But something else was gleaned from Rudy’s class. Improv. There is nothing like your acting teacher asking you to get up on that stage and do a scene with another actor with only a few words describing the scene. The one scene I remember doing was when another actor and I were to be an abusive husband and the long-suffering wife having a conversation. “She could kill him” was my prompt.
I started out playing the meek wife taking his abuse, but I kept countering his jibes with subtle remarks. When the scene was over and Rudy said “Stop,” he walked over to me and asked what I had in my hand. I had taken a piece of paper with me to the stage. It was probably what I wrote notes on, but it was in my hand, but as Rudy noted it had been folded and folded until it looked a bit like a knife. I hadn’t realized exactly doing it, but my character sure did. Scary? Maybe. But characters do have a life of their own. Give them free reign and see what they come up with.
The other interesting time in acting class was when my good friend and fellow actor, Karen Markham, and I were doing a scene from The Odd Couple. Let me digress for just a second and tell you a story or two. It’s relevant.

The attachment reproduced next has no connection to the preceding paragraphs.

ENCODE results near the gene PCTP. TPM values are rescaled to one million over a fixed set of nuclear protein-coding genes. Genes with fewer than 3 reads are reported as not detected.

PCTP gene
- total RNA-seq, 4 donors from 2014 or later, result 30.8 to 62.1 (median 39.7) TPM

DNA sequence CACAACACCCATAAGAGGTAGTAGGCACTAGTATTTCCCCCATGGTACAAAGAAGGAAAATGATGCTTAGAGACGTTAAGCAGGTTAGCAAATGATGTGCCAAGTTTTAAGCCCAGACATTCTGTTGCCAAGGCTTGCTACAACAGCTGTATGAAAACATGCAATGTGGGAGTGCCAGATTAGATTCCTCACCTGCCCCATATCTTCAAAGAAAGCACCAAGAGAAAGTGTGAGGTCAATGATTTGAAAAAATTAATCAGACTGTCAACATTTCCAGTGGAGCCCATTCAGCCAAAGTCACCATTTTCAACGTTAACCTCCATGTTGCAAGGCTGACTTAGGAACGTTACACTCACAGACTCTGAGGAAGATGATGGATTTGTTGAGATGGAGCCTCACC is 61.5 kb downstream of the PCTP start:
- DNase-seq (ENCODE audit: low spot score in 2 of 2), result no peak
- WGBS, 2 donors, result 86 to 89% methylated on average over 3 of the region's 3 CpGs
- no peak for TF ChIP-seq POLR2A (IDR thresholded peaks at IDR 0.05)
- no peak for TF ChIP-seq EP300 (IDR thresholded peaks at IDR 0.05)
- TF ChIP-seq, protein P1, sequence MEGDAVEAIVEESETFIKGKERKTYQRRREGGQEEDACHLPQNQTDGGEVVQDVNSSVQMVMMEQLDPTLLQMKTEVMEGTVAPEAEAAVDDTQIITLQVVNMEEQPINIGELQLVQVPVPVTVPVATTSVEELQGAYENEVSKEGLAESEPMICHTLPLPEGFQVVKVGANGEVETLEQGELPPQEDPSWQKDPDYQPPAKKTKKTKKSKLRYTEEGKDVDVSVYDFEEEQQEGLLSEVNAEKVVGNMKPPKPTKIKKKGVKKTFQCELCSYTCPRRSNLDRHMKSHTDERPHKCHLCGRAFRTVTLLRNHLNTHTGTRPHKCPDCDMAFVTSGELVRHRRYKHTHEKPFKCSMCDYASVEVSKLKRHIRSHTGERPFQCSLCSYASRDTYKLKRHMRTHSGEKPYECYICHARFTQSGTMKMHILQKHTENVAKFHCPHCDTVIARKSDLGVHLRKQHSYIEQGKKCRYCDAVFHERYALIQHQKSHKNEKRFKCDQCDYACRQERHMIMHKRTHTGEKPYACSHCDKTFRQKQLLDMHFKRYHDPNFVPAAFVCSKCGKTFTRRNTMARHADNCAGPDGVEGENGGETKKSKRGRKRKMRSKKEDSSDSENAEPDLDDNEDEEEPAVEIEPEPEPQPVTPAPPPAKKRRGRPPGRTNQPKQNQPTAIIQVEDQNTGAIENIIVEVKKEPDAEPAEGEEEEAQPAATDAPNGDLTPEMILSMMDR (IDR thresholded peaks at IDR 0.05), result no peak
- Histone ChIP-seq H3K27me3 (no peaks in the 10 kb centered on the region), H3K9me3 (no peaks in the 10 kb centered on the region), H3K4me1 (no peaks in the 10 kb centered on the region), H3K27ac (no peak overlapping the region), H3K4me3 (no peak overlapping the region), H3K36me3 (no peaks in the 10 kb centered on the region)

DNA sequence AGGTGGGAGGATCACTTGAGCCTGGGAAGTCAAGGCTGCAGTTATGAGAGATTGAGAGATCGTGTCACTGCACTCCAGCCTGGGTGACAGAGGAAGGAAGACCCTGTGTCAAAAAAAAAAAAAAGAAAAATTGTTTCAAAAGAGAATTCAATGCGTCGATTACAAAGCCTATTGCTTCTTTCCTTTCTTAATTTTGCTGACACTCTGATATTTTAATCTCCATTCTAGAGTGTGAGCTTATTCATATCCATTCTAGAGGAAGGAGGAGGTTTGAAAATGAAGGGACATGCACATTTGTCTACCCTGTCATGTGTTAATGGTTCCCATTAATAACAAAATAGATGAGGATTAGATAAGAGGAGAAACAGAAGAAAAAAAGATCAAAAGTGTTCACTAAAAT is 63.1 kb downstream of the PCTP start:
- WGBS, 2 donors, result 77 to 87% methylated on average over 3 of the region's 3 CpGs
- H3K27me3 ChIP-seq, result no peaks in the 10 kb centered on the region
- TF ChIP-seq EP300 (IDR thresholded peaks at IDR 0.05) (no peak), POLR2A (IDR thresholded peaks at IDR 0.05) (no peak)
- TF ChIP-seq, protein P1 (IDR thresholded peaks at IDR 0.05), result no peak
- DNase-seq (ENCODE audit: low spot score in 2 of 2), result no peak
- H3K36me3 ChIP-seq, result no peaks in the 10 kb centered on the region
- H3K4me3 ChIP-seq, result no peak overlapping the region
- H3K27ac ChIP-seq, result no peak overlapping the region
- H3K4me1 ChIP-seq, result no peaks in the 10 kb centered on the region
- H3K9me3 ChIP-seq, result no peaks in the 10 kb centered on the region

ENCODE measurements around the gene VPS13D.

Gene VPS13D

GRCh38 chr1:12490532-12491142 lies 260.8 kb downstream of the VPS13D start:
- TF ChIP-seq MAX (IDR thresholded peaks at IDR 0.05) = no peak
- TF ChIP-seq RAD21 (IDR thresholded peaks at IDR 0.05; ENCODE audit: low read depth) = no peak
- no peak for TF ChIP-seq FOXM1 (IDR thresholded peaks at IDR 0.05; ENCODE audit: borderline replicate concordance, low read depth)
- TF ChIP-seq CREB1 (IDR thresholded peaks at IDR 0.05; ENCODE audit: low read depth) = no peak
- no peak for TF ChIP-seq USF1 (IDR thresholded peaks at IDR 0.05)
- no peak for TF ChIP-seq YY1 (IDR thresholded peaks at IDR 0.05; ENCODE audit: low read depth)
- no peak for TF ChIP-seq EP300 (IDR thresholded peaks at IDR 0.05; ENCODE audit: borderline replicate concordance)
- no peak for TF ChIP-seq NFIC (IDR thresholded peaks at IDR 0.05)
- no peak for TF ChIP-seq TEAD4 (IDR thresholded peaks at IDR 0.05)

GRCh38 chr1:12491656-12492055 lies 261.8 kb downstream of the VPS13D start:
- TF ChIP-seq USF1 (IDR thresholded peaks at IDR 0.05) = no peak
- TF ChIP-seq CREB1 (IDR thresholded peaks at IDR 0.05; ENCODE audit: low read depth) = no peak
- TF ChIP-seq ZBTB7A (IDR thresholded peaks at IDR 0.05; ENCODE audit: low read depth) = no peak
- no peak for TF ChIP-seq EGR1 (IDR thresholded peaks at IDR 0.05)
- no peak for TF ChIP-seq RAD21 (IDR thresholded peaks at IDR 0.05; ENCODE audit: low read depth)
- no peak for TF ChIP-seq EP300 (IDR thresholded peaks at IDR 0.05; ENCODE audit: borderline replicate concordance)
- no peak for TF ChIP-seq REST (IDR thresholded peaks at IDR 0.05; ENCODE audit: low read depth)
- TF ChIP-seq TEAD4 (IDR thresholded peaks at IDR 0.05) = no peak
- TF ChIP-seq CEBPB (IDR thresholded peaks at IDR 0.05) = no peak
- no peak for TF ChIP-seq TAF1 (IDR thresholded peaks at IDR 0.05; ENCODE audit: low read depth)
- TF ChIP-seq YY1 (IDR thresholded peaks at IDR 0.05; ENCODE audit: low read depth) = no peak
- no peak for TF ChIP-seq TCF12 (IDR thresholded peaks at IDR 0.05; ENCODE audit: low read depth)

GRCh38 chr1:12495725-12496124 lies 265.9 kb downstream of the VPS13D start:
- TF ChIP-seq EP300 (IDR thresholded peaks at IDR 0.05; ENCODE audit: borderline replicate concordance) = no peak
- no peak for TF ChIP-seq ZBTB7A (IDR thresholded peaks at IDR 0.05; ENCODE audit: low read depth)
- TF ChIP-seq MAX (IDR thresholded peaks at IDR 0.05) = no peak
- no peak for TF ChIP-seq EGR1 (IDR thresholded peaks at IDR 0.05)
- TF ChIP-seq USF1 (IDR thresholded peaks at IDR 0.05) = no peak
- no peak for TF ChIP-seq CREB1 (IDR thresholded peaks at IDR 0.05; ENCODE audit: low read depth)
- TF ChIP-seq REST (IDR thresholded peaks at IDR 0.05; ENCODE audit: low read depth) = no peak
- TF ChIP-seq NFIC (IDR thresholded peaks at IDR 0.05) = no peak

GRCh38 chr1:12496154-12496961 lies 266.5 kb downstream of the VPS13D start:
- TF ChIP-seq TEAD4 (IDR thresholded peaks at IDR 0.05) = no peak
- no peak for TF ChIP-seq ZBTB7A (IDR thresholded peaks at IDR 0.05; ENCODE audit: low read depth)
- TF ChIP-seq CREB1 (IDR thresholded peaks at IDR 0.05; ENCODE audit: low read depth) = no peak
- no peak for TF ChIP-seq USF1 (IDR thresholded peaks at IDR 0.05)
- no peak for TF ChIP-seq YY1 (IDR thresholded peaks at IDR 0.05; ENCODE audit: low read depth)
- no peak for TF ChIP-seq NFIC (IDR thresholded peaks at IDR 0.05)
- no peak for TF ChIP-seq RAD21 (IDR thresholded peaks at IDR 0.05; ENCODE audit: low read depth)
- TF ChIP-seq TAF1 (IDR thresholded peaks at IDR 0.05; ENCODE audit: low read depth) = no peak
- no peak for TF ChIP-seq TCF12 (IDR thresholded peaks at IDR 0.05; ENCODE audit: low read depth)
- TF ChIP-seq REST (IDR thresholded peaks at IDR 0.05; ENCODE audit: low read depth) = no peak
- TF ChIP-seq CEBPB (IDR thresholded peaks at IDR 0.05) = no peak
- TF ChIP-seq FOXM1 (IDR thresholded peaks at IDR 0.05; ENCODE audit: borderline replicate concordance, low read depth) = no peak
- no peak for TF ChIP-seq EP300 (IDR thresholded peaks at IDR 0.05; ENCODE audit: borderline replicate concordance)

Rudy thought it might be interesting to have women play the lead in that play and later movie and even later a fabulous TV series written originally by Neil Simon. Rudy asked Karen and I to do a scene from the play. We christened Karen’s role as Esther (Oscar) and I played Felicia (Felix). We did one of the earlier scenes in the play. We rehearsed quite a bit and thought we had the roles down, but you know actors. Digging deeper into a role is always better.
We decided we should take the act “on the road.” That meant that we would go someplace “in character” and see how we did. There was a bar fairly close to where the acting class was, so we went there after class one night. It was a hangout for actors and stuntmen called The Drawing Board. We went in, Karen as the men-loving gal who always had a smart remark and me as the meek, penny-pinching woman who found dirt everywhere.